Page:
WASHINGTON (Reuters) - The U.S. House of Representatives passed a bill on Friday that could shield phone companies from billions of dollars in lawsuits for their participation in the warrantless surveillance program begun by President George W. Bush after the September 11 attacks.
The White House-backed, compromise measure -- which triggered a firestorm of opposition from civil liberties groups -- would also overhaul U.S. spy powers and replace a temporary surveillance law that expired in February.
The Senate is expected to give the bill final approval next week with the help of the two major presidential contenders -- Sens. John McCain and Barack Obama -- clearing the way for Bush to sign it into law.
"It will help our intelligence professionals learn our enemies' plans for new attacks," Bush said just hours before the House approved the bill, 293-129. "It ensures that those companies whose assistance is necessary to protect the country will themselves be protected from liability."
Democrats faced election-year pressure to pass the bill, fearing failure to do so would let Republicans paint them as weak on security and force them to accept what they saw as a more objectionable Senate version of the legislation.
Besides providing telecommunications companies with a court review of lawsuits, the bill would increase judicial and congressional oversight of U.S. intelligence activities and bolster protection of civil liberties -- but not as much as civil liberties groups and a number of Democrats would like.
Obama, a liberal Democrat from Illinois, and McCain, a conservative Arizona Republican, issued statements while out of town campaigning for the White House.
Obama said, "I support the compromise, but do so with a firm pledge that as president, I will carefully monitor the program ... and work with the Congress to take any additional steps I deem necessary to protect the lives -- and the liberty -- of the American people."
Said McCain, "I will support this measure and hope that politics will be put aside in favor of this vital national security matter."
Caroline Fredrickson of the American Civil Liberties Union, denounced the bill, saying, "No matter how often the opposition calls this bill a 'compromise,' it is not a meaningful compromise, except of our constitutional rights."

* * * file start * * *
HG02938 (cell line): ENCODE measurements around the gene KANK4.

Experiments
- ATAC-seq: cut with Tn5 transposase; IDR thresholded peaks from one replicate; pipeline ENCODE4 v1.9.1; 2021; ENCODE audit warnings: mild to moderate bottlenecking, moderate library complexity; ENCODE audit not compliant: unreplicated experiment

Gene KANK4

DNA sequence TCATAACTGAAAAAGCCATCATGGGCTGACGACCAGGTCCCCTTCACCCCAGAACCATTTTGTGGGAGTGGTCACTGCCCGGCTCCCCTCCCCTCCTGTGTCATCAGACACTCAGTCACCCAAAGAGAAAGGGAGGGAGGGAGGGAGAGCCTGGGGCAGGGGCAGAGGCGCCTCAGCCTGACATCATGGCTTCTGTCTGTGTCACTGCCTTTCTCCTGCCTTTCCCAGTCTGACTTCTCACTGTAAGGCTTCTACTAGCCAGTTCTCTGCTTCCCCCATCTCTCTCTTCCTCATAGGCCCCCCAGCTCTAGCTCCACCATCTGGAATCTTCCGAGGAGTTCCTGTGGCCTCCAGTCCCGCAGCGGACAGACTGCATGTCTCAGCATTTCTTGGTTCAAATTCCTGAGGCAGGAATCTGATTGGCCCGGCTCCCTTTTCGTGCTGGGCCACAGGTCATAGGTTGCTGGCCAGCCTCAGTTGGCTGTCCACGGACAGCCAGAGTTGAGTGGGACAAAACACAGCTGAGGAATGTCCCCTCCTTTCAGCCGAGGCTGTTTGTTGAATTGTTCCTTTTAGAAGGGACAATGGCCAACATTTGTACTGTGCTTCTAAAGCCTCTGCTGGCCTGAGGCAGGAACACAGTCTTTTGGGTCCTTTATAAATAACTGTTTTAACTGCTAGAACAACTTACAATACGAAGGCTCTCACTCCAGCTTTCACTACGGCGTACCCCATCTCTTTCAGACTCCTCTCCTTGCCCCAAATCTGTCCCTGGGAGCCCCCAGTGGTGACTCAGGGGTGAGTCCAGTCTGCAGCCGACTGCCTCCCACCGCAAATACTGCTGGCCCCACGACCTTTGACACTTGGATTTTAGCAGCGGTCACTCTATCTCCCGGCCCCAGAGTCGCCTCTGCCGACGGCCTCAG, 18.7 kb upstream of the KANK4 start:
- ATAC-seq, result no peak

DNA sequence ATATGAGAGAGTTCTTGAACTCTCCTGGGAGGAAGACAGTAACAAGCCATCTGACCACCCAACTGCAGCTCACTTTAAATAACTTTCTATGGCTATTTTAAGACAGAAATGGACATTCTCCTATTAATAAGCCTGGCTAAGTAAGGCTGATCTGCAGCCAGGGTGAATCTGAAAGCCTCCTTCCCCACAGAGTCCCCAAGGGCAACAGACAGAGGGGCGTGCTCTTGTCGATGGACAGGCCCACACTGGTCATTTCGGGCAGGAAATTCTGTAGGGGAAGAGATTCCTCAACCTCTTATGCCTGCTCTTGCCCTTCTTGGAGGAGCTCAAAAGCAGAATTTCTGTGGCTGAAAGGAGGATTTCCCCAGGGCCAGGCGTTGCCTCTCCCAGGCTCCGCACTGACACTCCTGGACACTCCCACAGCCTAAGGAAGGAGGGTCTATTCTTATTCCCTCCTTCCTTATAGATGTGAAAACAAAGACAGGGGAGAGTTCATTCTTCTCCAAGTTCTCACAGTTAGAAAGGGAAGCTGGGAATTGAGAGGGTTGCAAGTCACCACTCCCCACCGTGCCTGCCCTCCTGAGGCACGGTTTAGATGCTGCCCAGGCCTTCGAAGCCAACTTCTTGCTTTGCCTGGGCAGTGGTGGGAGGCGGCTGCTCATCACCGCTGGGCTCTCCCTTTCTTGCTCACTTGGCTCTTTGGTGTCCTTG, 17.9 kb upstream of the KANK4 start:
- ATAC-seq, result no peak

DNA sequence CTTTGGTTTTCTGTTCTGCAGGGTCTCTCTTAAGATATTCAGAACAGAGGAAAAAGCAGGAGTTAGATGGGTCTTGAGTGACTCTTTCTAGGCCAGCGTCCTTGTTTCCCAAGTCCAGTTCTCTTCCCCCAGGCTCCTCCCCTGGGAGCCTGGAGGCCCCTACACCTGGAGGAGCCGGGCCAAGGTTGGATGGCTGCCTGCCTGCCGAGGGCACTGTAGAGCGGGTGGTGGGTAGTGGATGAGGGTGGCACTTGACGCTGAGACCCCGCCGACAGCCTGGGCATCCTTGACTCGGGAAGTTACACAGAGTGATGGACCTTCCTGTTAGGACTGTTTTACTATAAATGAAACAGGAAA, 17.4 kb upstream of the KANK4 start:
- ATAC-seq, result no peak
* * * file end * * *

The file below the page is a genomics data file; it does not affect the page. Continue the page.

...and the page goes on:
"This is not the bill I would have written in an ideal world," said House Democratic Leader Steny Hoyer, a chief negotiator of the measure. But, he added, "Together, we have worked to develop a bill that strikes a sound balance."
The bill authorizes U.S. intelligence agencies to eavesdrop, without court approval, on foreign targets believed to be outside the United States.
Critics complain this allows warrantless surveillance of Americans who communicate with them. The bill seeks to minimize such eavesdropping but foes say the safeguards are inadequate.
The measure also clarifies that to conduct electronic surveillance of a person in the United States, the government must obtain a warrant from U.S. Foreign Intelligence Surveillance Court.
The bill would not provide the retroactive immunity that Bush had demanded for telecommunication companies that took part in the warrantless spying program he started.
Instead, U.S. district courts would be able to dismiss a suit if there were written certification that the White House asked a company to participate and assured it the program was legal.
Rep. Jerrold Nadler, a New York Democrat, described the bill as a sham.
"While the bill purports not to grant immunity ... it is in fact a mere fig leaf that effectively provides a complete legal shield to the companies for the invasions of privacy and illegal activities they may have committed," Nadler charged.
About 40 civil lawsuits have been filed accusing AT&T Inc, Verizon Communications Inc and Sprint Nextel Corp of violating Americans' privacy rights.
Damages could total in the billions of dollars.
Critics charge Bush, in authorizing his spy program, violated the 1978 Foreign Intelligence Surveillance Act, which requires the government to get approval from a secret court to conduct electronic surveillance on foreign targets in the United States.
The president maintains he acted legally, saying he had the wartime power to authorize the program. But he put it under FISA jurisdiction in January 2007. Terms remain secret.
The bill requires FISA approval of U.S. procedures to monitor the phone calls and e-mails of enemy targets and directs inspectors general of a number of federal agencies to review the surveillance and report to Congress.
Editing by David Alexander and Vicki Allen